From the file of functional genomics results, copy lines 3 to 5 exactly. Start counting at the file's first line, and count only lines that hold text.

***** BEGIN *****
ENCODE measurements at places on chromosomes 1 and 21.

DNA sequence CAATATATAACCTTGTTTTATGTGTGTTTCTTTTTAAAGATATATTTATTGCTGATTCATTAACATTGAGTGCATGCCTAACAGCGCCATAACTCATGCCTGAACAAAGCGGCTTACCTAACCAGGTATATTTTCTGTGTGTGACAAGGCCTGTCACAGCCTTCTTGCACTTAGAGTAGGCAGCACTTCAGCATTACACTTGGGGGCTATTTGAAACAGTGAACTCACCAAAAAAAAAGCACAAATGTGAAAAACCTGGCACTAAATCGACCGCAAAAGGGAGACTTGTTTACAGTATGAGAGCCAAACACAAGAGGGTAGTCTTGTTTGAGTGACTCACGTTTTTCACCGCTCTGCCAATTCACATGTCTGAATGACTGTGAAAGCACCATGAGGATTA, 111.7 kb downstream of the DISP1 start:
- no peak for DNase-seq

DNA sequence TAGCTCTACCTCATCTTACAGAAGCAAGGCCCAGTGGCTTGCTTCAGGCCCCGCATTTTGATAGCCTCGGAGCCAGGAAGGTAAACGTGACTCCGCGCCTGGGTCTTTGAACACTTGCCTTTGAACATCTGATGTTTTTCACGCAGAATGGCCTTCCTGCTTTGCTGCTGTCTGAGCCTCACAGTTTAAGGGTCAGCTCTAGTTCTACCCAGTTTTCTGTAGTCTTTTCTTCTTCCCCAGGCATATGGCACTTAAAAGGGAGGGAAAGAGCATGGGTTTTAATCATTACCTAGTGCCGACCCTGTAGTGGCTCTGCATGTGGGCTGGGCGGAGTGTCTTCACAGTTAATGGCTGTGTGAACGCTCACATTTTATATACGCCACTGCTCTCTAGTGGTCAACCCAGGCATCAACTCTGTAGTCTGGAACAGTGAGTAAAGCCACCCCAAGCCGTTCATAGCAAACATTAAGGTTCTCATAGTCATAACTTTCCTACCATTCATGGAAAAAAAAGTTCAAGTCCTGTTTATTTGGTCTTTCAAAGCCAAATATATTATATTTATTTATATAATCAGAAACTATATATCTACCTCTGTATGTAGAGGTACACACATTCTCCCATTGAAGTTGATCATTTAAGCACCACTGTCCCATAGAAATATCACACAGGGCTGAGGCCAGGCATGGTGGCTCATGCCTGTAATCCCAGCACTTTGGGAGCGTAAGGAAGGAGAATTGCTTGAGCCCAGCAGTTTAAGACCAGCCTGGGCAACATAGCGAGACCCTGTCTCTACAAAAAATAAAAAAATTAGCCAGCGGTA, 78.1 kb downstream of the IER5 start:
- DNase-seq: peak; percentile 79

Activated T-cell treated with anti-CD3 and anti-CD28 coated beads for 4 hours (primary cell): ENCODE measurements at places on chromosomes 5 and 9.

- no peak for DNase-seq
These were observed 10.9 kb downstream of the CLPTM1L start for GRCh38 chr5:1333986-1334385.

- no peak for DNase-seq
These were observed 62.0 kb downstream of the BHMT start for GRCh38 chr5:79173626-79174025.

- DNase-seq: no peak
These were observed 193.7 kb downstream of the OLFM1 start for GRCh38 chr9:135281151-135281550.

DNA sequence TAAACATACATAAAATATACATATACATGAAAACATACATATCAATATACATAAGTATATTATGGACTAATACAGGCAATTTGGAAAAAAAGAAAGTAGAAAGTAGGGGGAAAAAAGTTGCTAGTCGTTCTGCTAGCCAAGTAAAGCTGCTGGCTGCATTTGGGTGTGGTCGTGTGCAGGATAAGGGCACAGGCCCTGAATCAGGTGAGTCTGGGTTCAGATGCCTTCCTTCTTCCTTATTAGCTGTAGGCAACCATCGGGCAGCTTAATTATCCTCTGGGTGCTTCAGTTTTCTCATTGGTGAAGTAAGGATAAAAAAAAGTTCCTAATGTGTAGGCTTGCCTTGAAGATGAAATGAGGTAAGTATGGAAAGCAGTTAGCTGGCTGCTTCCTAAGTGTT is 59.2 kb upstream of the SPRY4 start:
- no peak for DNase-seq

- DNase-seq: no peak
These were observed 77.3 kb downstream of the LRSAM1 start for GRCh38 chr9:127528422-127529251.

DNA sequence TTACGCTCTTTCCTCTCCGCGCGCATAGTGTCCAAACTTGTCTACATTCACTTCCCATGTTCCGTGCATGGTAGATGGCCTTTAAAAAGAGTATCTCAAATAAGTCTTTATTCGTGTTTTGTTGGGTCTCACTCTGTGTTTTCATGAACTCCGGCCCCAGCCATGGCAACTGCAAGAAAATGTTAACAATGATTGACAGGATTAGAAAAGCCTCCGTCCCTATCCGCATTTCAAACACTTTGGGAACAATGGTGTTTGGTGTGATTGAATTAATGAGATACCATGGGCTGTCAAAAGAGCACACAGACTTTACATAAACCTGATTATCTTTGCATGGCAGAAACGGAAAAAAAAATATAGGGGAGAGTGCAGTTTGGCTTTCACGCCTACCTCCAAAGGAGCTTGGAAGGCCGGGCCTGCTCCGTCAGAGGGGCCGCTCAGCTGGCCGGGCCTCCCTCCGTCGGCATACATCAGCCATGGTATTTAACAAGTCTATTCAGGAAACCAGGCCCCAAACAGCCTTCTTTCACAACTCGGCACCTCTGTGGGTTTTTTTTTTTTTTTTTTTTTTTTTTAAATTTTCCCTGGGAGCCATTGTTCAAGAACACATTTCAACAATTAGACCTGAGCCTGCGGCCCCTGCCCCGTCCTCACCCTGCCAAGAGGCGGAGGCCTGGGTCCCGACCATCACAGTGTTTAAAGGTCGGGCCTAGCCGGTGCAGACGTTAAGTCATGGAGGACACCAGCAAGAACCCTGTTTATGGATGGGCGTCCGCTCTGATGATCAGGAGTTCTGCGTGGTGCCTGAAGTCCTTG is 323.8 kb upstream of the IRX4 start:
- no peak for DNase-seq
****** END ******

- no peak for DNase-seq

DNA sequence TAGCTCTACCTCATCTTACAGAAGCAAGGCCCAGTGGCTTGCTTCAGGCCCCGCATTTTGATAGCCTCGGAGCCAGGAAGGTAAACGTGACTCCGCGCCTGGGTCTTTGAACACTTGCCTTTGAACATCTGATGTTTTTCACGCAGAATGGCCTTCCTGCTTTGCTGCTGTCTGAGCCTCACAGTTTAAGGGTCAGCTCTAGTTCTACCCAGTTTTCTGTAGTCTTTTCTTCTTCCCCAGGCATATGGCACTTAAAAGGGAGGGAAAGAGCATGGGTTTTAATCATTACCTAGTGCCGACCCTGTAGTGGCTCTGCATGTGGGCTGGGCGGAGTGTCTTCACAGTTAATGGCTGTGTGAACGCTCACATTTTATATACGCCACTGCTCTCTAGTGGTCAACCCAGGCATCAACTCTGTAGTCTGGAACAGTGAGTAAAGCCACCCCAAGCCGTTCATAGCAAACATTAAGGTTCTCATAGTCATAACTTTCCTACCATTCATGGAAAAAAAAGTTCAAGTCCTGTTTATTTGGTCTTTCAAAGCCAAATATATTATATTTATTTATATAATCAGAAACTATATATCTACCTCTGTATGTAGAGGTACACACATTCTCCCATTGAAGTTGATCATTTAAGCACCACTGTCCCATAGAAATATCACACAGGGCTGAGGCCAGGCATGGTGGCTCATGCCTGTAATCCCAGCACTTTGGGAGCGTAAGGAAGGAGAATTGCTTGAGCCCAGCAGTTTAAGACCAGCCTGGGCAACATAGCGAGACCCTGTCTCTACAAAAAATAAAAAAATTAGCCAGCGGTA, 78.1 kb downstream of the IER5 start:
- DNase-seq: peak; percentile 79